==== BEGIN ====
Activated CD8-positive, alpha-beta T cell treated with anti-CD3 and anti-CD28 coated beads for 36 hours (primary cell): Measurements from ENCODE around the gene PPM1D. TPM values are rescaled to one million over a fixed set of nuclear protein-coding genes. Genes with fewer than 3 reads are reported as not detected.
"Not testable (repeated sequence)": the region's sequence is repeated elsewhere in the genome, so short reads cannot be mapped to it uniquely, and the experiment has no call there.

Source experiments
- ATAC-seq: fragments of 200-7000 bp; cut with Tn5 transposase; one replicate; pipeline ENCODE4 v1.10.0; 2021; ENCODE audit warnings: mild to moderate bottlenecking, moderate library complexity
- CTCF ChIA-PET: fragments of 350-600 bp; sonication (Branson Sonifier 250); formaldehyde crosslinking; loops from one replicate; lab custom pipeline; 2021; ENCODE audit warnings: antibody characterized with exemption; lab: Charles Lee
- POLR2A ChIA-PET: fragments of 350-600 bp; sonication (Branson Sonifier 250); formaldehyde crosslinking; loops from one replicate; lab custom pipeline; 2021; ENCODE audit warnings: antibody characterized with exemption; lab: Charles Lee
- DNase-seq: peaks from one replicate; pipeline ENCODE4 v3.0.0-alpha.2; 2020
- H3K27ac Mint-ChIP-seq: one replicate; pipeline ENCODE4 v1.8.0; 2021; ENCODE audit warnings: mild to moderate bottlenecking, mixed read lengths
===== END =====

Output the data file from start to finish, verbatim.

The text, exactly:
Activated CD8-positive, alpha-beta T cell treated with anti-CD3 and anti-CD28 coated beads for 36 hours (primary cell): Measurements from ENCODE around the gene PPM1D. TPM values are rescaled to one million over a fixed set of nuclear protein-coding genes. Genes with fewer than 3 reads are reported as not detected.
"Not testable (repeated sequence)": the region's sequence is repeated elsewhere in the genome, so short reads cannot be mapped to it uniquely, and the experiment has no call there.

Source experiments
- ATAC-seq: fragments of 200-7000 bp; cut with Tn5 transposase; one replicate; pipeline ENCODE4 v1.10.0; 2021; ENCODE audit warnings: mild to moderate bottlenecking, moderate library complexity
- CTCF ChIA-PET: fragments of 350-600 bp; sonication (Branson Sonifier 250); formaldehyde crosslinking; loops from one replicate; lab custom pipeline; 2021; ENCODE audit warnings: antibody characterized with exemption; lab: Charles Lee
- POLR2A ChIA-PET: fragments of 350-600 bp; sonication (Branson Sonifier 250); formaldehyde crosslinking; loops from one replicate; lab custom pipeline; 2021; ENCODE audit warnings: antibody characterized with exemption; lab: Charles Lee
- DNase-seq: peaks from one replicate; pipeline ENCODE4 v3.0.0-alpha.2; 2020
- H3K27ac Mint-ChIP-seq: one replicate; pipeline ENCODE4 v1.8.0; 2021; ENCODE audit warnings: mild to moderate bottlenecking, mixed read lengths